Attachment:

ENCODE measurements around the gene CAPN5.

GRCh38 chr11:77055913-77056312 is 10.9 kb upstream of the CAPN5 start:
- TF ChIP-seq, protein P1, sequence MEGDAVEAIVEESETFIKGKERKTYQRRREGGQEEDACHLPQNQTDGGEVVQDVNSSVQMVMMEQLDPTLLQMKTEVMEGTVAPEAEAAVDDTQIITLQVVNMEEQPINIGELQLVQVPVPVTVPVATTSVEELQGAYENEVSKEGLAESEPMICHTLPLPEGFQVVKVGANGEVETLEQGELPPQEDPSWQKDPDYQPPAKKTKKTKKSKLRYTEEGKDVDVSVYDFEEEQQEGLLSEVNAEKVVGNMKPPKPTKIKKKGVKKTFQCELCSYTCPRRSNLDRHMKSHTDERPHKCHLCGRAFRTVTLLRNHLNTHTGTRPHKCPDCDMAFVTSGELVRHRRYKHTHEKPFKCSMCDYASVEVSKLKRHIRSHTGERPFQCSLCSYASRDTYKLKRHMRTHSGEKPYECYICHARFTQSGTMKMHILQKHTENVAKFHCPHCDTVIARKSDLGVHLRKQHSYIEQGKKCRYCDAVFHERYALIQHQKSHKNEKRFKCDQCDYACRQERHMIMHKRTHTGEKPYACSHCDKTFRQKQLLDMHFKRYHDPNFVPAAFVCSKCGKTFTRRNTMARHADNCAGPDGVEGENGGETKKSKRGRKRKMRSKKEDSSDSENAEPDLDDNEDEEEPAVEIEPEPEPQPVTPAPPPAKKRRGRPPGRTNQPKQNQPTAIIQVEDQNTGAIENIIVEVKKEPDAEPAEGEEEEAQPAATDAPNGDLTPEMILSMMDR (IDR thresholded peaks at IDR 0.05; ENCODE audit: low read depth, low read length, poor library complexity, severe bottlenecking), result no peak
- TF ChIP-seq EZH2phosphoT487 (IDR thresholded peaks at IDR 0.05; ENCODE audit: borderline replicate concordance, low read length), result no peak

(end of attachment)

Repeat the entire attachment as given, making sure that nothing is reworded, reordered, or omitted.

ENCODE measurements around the gene CAPN5.

GRCh38 chr11:77055913-77056312 is 10.9 kb upstream of the CAPN5 start:
- TF ChIP-seq, protein P1, sequence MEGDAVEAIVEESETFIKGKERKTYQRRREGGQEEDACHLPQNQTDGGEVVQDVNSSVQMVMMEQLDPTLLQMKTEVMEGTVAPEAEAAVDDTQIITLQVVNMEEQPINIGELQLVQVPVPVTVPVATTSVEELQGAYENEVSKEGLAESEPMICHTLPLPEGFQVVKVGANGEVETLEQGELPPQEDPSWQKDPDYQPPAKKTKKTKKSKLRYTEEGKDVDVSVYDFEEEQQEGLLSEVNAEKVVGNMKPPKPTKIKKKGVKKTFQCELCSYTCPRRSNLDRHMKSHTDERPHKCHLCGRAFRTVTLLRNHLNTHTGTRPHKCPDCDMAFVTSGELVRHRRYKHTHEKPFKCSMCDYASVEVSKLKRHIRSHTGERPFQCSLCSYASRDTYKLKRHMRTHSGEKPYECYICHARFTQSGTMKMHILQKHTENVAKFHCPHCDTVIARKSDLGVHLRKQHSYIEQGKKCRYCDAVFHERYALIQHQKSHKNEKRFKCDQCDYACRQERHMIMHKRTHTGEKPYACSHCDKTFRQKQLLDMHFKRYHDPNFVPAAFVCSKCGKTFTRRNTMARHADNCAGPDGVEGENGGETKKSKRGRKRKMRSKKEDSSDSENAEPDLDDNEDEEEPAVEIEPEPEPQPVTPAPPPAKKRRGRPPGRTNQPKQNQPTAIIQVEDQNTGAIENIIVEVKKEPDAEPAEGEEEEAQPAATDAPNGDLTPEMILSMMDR (IDR thresholded peaks at IDR 0.05; ENCODE audit: low read depth, low read length, poor library complexity, severe bottlenecking), result no peak
- TF ChIP-seq EZH2phosphoT487 (IDR thresholded peaks at IDR 0.05; ENCODE audit: borderline replicate concordance, low read length), result no peak